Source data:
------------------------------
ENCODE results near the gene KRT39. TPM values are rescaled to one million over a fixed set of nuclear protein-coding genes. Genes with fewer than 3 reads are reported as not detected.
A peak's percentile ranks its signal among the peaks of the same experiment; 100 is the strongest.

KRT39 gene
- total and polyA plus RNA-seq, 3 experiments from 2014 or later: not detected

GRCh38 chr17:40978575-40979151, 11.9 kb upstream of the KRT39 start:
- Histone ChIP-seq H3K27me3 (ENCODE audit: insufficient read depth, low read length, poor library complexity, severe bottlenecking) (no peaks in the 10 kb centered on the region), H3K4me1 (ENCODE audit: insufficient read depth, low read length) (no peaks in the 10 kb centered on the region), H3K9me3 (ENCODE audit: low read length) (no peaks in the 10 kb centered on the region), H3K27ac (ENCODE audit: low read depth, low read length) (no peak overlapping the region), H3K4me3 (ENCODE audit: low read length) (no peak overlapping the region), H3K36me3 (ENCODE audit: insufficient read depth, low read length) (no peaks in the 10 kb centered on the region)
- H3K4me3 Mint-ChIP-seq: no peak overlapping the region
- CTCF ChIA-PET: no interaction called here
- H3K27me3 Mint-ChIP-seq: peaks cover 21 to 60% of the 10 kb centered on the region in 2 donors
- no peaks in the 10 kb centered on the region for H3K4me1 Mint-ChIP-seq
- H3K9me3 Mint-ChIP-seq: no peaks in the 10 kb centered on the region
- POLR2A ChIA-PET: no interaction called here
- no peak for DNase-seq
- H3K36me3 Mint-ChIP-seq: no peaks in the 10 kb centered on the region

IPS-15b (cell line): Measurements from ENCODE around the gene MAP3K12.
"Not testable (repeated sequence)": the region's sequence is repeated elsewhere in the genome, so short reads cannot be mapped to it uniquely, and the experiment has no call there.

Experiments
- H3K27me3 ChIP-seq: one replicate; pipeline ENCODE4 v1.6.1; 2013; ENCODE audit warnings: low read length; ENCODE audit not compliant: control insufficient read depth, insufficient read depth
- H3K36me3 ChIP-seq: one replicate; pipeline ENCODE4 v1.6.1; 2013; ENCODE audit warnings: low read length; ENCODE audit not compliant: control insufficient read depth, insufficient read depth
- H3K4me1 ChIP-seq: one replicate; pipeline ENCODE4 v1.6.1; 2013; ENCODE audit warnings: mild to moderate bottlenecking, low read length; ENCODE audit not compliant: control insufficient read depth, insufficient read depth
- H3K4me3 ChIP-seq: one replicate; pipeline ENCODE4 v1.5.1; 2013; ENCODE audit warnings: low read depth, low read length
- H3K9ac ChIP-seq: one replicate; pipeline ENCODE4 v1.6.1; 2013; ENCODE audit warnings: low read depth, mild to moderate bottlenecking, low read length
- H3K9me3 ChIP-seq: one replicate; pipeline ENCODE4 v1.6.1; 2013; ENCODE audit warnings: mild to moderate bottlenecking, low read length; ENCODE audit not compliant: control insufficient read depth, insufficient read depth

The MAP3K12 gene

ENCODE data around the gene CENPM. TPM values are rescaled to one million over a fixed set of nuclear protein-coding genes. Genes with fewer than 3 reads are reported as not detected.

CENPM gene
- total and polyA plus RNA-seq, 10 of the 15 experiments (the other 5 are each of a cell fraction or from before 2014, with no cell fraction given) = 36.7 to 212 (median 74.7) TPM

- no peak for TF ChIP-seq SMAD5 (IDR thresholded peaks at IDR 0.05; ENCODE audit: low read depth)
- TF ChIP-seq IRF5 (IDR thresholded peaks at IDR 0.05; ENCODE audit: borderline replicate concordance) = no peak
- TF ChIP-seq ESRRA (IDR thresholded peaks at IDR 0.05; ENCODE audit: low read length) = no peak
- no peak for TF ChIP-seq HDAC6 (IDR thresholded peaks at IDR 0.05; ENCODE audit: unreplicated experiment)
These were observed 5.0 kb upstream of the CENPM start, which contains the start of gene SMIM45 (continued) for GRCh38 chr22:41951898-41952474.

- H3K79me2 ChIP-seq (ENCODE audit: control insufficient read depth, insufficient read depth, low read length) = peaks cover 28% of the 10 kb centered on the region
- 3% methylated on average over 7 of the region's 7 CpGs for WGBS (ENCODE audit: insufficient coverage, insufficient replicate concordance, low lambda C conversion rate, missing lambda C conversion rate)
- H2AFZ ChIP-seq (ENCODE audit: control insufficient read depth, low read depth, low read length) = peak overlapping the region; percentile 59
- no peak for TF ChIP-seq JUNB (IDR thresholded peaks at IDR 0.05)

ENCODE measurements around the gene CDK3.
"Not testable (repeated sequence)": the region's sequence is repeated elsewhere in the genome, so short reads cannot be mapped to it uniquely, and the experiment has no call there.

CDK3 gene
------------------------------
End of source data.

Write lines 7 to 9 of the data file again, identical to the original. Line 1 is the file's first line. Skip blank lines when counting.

- H3K4me3 Mint-ChIP-seq: no peak overlapping the region
- CTCF ChIA-PET: no interaction called here
- H3K27me3 Mint-ChIP-seq: peaks cover 21 to 60% of the 10 kb centered on the region in 2 donors